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Plane Crashes and Business Failures

Plane crashes and business failures - image by Onder Ortel on Unsplash

There are invaluable lessons about business success and failure to be learned by by studying airplane crashes, according to an entrepreneur, CEO, business owner, veteran of several successful company exits and one of the best business mentors I’ve been fortunate enough to have had.

He’d read Malcolm Gladwell’s Outliers, which studies a series of disasters, and the cultural and human influences that contributed to them. Things like cultural hierarchy that was so powerful that subordinate co-pilots couldn’t clearly say “you’re flying too low”, or “we don’t have enough fuel for that”, even though they knew what was about to happen.

It’s something that’s stuck, and sparked an interest of my own. As somebody whose happy place is most definitely the airport — any airport — I’m mindful that when you’re defying the law of gravity, in a heavy projectile filled with flammable liquid, the outcome could be less than ideal.

And yet, only the tiniest number of flights end in anything that even raises an eyebrow, let alone your adrenaline.

There are three reasons for that.

1 — In all except the rarest of circumstances, it takes so many different and compounding factors to bring a plane down that the smart people flying it have enough time to mitigate enough of them, to land safely.

2 — There are so many human checks and balances, implemented through learned experience, that the factors that could compound to bring a plane down are generally identified and fixed well before they could be a problem.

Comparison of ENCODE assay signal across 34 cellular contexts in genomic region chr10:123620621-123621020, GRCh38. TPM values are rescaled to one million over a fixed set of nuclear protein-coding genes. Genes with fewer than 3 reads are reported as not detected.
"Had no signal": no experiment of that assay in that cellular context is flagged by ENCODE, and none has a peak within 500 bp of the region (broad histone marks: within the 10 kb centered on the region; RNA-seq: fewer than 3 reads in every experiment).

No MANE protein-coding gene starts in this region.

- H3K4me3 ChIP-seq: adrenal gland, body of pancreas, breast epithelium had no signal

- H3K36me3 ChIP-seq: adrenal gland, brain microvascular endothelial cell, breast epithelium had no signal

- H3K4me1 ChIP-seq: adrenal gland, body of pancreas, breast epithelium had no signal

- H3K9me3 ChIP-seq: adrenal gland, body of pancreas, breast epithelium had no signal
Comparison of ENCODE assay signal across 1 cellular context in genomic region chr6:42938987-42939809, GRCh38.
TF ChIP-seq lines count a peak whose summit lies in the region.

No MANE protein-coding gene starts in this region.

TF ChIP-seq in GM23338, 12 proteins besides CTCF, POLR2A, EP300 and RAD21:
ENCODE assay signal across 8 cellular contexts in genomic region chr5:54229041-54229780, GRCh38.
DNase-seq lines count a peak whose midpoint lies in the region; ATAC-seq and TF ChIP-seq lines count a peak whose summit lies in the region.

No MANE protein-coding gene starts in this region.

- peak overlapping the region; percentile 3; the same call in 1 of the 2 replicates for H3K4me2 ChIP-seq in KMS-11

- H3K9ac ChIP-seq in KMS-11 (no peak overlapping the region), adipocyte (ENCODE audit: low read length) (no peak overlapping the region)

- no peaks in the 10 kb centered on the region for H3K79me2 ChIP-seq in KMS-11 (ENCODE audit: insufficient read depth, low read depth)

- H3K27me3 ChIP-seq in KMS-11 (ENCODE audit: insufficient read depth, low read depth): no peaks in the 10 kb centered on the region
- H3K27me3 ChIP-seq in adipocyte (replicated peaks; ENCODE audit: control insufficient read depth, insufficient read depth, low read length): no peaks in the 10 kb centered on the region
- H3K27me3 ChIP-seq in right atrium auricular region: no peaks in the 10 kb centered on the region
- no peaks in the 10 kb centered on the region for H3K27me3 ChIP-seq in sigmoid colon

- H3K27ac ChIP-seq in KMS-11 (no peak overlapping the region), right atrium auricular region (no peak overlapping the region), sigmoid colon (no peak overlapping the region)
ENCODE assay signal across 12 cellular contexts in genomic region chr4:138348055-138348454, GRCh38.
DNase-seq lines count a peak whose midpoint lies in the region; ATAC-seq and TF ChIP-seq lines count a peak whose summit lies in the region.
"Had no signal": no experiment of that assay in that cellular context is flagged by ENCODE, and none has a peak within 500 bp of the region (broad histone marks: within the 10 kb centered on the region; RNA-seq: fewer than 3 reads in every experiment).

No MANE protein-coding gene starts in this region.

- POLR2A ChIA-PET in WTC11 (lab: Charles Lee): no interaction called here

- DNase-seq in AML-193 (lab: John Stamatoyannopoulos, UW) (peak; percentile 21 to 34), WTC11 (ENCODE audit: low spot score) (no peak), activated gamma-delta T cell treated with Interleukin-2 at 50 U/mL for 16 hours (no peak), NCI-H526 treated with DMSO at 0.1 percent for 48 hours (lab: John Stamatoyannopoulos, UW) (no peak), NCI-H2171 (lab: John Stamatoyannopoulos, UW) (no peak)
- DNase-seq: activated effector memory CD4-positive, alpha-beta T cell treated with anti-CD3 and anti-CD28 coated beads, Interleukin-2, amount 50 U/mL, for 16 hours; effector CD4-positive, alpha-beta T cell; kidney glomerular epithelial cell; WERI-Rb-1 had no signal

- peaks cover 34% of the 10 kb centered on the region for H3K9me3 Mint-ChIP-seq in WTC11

3 — The plane itself is smart enough to know when it’s flying outside of a “safe” situation. Even if the pilots are blinded, or disoriented, or miss every other warning, a “Terrain, terrain — pull up!” warning generally gets a snappy reaction. If not, it gets written up in a crash report.

Successful flight is the sum total of millions of tiny interactions, all relying on good decisions and attention to detail at every step.

From the design and manufacture of every physical component of the plane, to its assembly, testing, maintenance, the fuel that’s used, flight planning, the way it’s flown, external forces, the way the flight crew works together, willingness of passengers and flight attendants to speak out, if they notice something off… every single little thing matters.

Navigating business challenges is not dissimilar. It’s seldom one thing that causes a business to succeed or fail. Along the way, there are multiple opportunities to recognize and react to things that could become problems, if they go unnoticed.

As a CEO, you can’t personally be across every tiny detail. Neither can the captain of an Airbus. There are far too many details for one person to oversee.

But, those details need oversight. You need the processes, the checklists and the involvement of all of your people, committed to doing their jobs well, to ensure everything runs as expected. You need them to check and confirm to you that they’ve done everything that every process requires.